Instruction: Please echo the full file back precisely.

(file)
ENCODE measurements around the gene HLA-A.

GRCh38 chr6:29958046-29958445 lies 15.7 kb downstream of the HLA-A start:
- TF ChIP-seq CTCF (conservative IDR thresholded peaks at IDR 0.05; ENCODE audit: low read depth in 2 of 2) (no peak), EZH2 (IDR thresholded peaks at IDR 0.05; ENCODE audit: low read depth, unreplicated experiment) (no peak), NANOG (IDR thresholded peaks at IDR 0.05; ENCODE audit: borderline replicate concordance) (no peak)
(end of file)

ENCODE measurements around the gene HLA-A.

GRCh38 chr6:29958046-29958445 lies 15.7 kb downstream of the HLA-A start:
- TF ChIP-seq CTCF (conservative IDR thresholded peaks at IDR 0.05; ENCODE audit: low read depth in 2 of 2) (no peak), EZH2 (IDR thresholded peaks at IDR 0.05; ENCODE audit: low read depth, unreplicated experiment) (no peak), NANOG (IDR thresholded peaks at IDR 0.05; ENCODE audit: borderline replicate concordance) (no peak)